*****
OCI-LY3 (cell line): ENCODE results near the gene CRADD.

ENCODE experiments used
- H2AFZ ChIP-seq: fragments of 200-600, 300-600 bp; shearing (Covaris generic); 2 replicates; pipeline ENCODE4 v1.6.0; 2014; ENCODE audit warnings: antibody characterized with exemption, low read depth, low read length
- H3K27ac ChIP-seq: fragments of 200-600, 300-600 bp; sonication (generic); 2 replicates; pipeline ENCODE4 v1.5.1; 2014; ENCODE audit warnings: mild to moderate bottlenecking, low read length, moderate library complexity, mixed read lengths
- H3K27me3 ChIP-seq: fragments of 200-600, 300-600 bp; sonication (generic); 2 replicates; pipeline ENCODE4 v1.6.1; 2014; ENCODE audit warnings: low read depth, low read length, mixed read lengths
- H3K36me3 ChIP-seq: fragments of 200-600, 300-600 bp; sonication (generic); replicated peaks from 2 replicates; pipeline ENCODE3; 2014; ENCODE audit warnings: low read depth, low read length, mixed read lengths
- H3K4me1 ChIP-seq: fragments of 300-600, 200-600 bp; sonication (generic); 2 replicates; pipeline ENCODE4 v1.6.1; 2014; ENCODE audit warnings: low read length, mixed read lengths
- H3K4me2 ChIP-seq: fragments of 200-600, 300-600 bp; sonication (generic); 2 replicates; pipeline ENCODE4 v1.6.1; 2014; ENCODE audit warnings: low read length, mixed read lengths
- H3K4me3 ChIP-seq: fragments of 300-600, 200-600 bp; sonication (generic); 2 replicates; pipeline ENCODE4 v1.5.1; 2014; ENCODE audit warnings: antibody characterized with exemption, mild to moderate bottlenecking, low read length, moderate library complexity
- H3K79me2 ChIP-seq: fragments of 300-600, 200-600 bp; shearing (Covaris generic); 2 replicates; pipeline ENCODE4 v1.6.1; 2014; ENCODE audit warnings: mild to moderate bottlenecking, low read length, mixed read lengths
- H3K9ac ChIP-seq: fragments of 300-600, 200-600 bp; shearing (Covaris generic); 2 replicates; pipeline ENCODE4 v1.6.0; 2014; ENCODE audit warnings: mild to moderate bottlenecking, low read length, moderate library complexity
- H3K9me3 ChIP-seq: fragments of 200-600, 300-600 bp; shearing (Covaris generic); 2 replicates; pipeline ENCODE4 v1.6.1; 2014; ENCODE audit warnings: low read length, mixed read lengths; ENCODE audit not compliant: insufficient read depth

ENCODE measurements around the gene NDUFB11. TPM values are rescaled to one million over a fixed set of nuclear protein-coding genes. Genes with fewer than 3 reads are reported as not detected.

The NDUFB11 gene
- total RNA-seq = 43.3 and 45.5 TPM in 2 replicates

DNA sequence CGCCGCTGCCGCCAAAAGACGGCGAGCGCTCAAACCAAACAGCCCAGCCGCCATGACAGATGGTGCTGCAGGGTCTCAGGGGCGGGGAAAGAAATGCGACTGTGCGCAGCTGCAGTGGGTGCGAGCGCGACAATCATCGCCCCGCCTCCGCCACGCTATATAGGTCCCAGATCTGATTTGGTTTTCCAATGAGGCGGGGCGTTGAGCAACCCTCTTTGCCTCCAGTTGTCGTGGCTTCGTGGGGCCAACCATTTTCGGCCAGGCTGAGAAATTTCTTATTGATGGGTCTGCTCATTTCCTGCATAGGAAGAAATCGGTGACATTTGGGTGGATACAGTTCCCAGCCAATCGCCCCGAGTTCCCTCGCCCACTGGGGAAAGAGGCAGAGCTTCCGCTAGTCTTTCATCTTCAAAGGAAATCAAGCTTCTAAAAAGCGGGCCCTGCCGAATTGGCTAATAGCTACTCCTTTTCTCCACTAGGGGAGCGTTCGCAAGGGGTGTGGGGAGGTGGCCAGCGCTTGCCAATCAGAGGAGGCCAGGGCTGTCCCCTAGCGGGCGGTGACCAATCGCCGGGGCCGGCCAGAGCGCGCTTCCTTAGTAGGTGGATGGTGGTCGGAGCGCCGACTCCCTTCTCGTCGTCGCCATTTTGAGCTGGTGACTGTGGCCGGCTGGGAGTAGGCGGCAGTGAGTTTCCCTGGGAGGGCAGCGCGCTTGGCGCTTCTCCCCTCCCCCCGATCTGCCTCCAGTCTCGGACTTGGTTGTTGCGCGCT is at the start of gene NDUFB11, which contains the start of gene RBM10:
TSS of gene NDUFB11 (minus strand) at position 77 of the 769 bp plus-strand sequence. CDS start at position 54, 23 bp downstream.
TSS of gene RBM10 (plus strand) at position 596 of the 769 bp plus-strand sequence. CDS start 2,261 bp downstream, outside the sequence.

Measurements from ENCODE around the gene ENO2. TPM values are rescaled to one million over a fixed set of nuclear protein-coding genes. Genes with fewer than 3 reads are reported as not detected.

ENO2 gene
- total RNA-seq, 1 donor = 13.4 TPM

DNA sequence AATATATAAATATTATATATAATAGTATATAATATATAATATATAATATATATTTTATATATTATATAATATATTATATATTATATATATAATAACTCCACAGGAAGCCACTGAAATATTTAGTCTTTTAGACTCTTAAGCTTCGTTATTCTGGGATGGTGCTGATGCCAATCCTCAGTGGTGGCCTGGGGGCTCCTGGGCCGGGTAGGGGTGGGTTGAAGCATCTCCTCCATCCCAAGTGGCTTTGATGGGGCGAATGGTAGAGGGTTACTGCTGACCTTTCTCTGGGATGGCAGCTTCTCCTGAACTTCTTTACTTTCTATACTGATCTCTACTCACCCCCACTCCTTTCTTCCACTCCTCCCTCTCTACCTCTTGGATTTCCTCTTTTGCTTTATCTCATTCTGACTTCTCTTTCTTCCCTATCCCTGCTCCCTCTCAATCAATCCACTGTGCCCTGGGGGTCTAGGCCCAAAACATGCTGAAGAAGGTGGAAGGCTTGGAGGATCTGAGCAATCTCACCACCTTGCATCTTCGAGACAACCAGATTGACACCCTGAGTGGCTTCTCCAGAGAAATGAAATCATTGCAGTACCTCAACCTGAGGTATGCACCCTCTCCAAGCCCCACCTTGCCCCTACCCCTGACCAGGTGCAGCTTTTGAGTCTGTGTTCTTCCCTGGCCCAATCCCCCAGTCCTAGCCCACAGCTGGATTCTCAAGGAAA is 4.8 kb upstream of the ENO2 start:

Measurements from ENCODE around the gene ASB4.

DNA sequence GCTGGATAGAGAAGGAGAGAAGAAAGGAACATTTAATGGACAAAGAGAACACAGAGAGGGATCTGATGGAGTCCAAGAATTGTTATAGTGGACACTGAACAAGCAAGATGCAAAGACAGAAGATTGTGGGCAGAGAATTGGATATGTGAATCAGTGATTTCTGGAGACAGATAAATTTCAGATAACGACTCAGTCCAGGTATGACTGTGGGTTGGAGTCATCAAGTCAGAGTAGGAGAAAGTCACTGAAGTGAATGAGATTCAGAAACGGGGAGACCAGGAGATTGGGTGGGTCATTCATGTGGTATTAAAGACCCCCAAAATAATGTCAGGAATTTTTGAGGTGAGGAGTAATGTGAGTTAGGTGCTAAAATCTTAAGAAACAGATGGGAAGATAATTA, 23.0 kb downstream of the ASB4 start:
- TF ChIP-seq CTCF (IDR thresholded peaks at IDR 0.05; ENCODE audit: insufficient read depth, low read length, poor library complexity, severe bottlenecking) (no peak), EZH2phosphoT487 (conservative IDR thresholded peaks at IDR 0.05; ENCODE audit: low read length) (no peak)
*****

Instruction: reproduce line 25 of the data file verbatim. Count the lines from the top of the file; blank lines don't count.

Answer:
- TF ChIP-seq CTCF (IDR thresholded peaks at IDR 0.05; ENCODE audit: insufficient read depth, low read length, poor library complexity, severe bottlenecking) (no peak), EZH2phosphoT487 (conservative IDR thresholded peaks at IDR 0.05; ENCODE audit: low read length) (no peak)